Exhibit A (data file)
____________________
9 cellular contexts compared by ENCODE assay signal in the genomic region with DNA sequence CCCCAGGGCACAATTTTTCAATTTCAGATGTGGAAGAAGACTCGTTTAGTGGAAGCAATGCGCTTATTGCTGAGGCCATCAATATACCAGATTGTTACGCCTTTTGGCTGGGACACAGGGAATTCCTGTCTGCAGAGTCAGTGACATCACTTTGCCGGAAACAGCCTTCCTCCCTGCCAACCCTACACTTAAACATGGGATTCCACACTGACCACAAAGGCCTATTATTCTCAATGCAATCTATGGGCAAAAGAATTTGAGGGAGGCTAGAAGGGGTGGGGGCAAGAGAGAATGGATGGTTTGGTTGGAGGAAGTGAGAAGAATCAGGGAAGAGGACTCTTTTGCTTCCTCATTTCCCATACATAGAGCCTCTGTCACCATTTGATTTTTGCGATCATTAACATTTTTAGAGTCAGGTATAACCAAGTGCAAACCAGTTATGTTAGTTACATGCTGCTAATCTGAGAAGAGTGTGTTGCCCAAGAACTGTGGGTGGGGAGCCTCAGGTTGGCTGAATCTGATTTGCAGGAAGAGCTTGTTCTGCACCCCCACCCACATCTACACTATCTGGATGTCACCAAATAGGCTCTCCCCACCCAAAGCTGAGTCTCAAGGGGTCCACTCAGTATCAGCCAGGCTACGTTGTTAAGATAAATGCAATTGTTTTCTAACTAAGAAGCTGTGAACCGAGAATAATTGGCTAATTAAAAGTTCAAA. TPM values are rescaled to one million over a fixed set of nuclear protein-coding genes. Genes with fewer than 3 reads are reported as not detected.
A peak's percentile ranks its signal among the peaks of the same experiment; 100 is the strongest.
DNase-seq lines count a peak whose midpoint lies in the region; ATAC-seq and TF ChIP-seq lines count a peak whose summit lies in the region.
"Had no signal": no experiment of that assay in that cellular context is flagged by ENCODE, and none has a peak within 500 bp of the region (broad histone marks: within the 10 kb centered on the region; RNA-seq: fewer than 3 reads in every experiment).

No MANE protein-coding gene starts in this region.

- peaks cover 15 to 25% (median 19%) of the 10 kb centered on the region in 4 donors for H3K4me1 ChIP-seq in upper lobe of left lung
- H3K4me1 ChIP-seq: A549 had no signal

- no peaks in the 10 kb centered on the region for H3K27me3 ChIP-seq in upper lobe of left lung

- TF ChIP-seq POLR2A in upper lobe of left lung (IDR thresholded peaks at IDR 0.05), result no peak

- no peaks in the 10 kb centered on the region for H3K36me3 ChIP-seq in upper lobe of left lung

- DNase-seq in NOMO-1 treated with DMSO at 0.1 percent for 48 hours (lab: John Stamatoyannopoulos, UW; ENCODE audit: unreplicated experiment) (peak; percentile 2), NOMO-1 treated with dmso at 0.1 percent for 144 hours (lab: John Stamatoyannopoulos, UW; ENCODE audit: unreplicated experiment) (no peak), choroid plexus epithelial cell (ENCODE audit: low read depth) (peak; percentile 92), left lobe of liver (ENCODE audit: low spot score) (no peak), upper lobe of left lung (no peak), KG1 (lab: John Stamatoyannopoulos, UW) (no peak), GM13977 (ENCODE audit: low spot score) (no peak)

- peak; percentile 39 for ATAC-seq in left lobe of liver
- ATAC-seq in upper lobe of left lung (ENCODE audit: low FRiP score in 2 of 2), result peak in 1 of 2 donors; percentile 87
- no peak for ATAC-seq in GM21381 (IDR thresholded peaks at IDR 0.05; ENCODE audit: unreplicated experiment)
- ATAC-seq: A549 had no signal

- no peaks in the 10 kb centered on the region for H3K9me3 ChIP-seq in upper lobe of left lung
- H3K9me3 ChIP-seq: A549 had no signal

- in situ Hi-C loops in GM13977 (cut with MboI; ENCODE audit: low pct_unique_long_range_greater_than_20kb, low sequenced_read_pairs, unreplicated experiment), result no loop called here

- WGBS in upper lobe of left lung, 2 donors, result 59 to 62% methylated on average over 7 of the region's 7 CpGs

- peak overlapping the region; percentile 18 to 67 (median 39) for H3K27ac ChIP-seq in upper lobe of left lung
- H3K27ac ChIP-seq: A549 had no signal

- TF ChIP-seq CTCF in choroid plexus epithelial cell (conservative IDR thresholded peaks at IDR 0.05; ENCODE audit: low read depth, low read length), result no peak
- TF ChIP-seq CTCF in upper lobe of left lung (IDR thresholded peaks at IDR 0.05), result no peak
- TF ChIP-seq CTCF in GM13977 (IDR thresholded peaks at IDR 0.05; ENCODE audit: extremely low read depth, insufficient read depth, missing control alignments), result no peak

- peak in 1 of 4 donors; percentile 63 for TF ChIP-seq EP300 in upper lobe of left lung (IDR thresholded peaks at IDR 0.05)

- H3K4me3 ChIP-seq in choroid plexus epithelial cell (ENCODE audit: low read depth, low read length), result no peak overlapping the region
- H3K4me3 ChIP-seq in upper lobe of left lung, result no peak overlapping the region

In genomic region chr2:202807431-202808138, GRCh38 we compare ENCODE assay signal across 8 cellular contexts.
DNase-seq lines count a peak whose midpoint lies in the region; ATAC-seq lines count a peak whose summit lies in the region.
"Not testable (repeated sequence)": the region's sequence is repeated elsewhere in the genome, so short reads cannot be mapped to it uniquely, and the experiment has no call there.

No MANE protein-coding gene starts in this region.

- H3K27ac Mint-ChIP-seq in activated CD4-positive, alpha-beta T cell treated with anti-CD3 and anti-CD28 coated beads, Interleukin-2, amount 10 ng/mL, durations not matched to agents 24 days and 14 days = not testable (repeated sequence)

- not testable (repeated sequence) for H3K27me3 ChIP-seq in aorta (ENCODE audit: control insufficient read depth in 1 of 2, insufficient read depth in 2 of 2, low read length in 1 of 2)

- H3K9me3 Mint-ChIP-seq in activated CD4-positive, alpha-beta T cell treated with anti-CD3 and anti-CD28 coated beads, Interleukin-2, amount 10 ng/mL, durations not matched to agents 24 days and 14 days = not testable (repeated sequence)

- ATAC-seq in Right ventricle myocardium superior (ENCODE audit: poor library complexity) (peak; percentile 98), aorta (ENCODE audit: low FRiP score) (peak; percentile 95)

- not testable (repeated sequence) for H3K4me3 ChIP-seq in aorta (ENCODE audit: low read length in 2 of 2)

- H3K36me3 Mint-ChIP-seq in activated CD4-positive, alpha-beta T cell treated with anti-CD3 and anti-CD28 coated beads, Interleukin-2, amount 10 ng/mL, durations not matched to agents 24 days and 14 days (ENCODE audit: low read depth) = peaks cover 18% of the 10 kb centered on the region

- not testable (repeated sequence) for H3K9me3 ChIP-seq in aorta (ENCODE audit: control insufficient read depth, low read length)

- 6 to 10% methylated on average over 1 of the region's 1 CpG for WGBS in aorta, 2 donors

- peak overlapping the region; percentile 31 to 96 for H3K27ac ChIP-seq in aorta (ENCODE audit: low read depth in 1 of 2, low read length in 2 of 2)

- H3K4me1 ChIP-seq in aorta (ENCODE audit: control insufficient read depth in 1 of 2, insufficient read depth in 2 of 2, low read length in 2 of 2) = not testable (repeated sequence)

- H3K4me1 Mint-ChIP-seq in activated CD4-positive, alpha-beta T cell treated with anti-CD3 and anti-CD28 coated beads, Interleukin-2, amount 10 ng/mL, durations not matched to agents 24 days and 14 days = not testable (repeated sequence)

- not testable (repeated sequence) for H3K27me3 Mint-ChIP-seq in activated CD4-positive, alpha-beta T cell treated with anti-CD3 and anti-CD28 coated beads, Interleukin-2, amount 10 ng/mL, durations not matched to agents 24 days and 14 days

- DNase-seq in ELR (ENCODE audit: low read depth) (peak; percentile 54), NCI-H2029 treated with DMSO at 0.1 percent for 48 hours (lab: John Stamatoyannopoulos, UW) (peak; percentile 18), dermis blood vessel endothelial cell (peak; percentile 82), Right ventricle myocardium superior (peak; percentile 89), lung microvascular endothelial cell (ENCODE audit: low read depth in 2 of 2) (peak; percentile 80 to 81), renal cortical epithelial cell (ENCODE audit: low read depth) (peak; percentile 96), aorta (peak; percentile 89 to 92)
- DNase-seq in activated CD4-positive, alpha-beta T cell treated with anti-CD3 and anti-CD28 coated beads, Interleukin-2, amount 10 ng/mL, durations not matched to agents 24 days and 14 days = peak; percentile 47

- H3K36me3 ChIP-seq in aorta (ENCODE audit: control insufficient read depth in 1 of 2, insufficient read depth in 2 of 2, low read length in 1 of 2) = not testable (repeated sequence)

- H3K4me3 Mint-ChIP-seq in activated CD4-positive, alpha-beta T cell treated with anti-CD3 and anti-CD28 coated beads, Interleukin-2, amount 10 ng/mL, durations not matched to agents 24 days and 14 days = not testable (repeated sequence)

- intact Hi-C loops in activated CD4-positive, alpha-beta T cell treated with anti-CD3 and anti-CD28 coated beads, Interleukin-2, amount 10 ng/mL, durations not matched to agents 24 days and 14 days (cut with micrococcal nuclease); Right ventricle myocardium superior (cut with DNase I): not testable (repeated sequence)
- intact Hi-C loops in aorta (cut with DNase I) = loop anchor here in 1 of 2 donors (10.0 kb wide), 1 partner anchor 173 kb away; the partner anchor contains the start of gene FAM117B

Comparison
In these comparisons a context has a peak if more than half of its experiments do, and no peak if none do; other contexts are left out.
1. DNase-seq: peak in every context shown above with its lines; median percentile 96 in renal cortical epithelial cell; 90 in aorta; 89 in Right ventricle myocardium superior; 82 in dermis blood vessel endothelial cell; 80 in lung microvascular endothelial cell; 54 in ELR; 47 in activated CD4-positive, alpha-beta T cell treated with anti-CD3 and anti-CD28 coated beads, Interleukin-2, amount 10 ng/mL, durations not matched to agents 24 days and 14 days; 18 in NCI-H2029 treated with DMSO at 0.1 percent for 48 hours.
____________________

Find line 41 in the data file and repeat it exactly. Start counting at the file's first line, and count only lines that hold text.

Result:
- H3K4me1 ChIP-seq in aorta (ENCODE audit: control insufficient read depth in 1 of 2, insufficient read depth in 2 of 2, low read length in 2 of 2) = not testable (repeated sequence)